Vermeer's Camera: Uncovering the Truth behind the Masterpieces, who has to date conducted the most detailed and rigorous study of the camera obscura's relation to Vermeer's painting, has come to the very interesting hypothesis regarding the rendering of perspective in Vermeer 's painting. According to Steadman, not only did Vermeer use the camera obscura as a device to explore visual phenomena and adjust his compositions, but he also traced the camera obscura's image by projecting it directly onto his canvas automatically resolving any problems related to perspective. Steadman's theory has been debated by such notable Vermeer scholars such as Arthur Wheelock who believes that Vermeer used the camera obscura in a more occasional and less systematic way. Jørgen Wadum believes that the evidence of the pin hole method in Vermeer's paintings offer sufficient proof of how the artist worked out problems of perspective.
Composition played a fundamental role in Vermeer's paintings. Through subtle manipulation of compositional elements the artist was able to convey an underlying sense of order and timelessness to fleeting moments of daily life. Perhaps one can understand just how important composition was in Vermeer's painting by the numerous alterations he made during the painting process. He changed the positions of arms and fingers to create precisely the gesture he desired, edges of maps were moved to the left or right to add stability to the composition and the contours of the young women's garments were altered to make them more elegant and fluid. Chairs, maps, framed paintings, musical instruments, baskets, a standing cavalier and even a dog can no longer be seen where they were originally represented. Vermeer probably painted them out in the underpainting stage having seen that they did not create the desired compositional and expressive effect.
"Apart from offering interesting pictorial effects, the camera obscura was a handy compositional instrument, suggesting new ways to frame a scene and automatically translating a complex arrangement in three-dimensional space into a two-dimensional image."2 The effect that changes in the position of the various objects on the composition could be immediately gauged on the camera's screen. Although there can be no doubt that Vermeer possessed one of the most uncanny senses of composition in the history of western art, he probably owed much to the camera obscura for the ease and accuracy with which he could experiment with numerous solutions.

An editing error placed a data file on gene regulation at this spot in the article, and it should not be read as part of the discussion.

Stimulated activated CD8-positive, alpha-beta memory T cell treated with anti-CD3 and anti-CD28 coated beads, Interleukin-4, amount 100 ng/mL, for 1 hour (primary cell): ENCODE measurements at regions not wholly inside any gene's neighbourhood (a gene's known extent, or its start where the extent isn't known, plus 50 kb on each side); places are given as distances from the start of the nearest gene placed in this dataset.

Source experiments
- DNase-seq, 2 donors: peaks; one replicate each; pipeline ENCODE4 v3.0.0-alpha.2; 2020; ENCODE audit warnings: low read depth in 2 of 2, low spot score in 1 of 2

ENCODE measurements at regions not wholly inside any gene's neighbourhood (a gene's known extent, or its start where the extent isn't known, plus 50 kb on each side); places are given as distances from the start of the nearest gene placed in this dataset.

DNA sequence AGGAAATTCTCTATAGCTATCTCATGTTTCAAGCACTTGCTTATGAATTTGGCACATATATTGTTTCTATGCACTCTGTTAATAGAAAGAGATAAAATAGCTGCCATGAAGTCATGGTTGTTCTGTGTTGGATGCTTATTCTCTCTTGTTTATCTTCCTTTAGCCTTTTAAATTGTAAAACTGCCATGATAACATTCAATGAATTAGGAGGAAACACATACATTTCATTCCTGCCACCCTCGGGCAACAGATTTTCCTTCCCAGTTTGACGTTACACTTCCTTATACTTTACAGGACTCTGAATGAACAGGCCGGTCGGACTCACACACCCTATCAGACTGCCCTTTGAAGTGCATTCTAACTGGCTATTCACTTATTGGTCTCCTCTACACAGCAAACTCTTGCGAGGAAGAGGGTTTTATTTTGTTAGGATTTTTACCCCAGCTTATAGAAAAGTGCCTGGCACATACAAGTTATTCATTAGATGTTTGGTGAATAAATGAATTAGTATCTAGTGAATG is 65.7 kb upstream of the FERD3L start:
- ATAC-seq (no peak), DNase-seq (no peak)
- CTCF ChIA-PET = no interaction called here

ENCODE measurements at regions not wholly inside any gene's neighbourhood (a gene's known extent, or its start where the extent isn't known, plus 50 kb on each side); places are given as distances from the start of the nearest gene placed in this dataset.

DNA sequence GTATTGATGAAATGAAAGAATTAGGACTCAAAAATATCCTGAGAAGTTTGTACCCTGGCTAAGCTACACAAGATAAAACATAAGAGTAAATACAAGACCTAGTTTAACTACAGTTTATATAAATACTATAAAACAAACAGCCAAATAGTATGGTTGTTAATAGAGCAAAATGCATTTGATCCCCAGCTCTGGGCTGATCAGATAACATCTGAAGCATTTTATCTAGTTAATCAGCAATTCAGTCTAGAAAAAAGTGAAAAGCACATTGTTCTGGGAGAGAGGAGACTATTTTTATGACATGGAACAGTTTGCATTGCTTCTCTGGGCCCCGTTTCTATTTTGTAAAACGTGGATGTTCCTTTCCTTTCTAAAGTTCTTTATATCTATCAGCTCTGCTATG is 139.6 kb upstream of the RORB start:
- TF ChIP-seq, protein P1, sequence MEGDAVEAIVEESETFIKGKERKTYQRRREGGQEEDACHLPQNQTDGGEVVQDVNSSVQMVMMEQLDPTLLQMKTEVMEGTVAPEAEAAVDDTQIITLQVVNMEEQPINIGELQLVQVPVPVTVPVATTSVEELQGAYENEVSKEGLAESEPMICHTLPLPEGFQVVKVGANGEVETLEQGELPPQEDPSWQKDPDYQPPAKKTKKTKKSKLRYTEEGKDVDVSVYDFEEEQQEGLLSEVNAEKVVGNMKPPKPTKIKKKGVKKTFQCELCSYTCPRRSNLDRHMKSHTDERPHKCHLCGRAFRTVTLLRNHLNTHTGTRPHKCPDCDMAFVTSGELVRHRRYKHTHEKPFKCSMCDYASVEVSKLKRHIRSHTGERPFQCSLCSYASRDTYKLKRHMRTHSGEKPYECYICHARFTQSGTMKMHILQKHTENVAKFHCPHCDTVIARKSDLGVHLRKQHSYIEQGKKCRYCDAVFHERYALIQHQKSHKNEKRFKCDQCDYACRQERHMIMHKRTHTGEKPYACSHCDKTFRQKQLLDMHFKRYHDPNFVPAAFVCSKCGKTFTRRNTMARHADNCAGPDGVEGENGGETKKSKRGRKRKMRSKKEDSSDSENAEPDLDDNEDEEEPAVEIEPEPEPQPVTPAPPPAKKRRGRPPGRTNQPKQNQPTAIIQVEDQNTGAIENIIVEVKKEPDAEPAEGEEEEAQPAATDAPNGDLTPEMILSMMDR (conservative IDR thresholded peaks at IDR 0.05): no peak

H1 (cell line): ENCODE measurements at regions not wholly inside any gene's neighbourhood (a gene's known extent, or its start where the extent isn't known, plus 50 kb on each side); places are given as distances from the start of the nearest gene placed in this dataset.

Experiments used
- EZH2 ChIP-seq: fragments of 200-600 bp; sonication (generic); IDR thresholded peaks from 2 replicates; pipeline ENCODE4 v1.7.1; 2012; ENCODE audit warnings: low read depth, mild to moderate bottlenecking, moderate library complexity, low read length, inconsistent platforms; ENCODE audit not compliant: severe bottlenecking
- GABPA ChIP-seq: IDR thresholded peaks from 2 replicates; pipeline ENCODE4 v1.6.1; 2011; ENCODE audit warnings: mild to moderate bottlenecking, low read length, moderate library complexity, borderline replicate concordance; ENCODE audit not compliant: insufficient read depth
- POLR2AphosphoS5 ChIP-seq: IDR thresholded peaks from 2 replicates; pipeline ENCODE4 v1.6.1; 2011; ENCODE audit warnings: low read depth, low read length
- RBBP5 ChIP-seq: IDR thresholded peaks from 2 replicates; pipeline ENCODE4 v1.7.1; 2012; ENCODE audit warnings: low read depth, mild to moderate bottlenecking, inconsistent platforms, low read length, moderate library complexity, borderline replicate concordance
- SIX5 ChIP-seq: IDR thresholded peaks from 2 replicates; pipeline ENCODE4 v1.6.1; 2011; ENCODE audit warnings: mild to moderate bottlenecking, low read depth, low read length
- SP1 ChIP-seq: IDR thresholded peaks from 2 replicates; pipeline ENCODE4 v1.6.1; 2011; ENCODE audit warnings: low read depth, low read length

Another very important advantage of the camera obscura is that it narrows the hopelessly wide range of brightness found in nature to a more limited number of tonal values reproducible by the painter's pigments.
Tone itself, the relative lightness or darkness of a color, is not always easily evaluated by the naked eye and has always been a problem when painters wished to represent various lighting conditions convincingly. There are essentially two reasons for this. The first is that the mind tends compensate diversities in tonal values for the sake of recognition. For example, if we observe with the naked eye a candid white handkerchief in broad daylight, it obviously appears white. The same handkerchief observed under the deep shadow cast by nearby tree appears nonetheless white. For the sake of recognition the white handkerchief must remain white to the mind, whether it is brightly or darkly light. The painter however, in order to distinguish the two lighting conditions within the same picture must paint the first handkerchief with pure white pigment, while the second must be painted with one of the infinite shades of gray, for example, by the mixture of white, black and a bit of umber, a mixture quite common used in Vermeer's time for toning down white.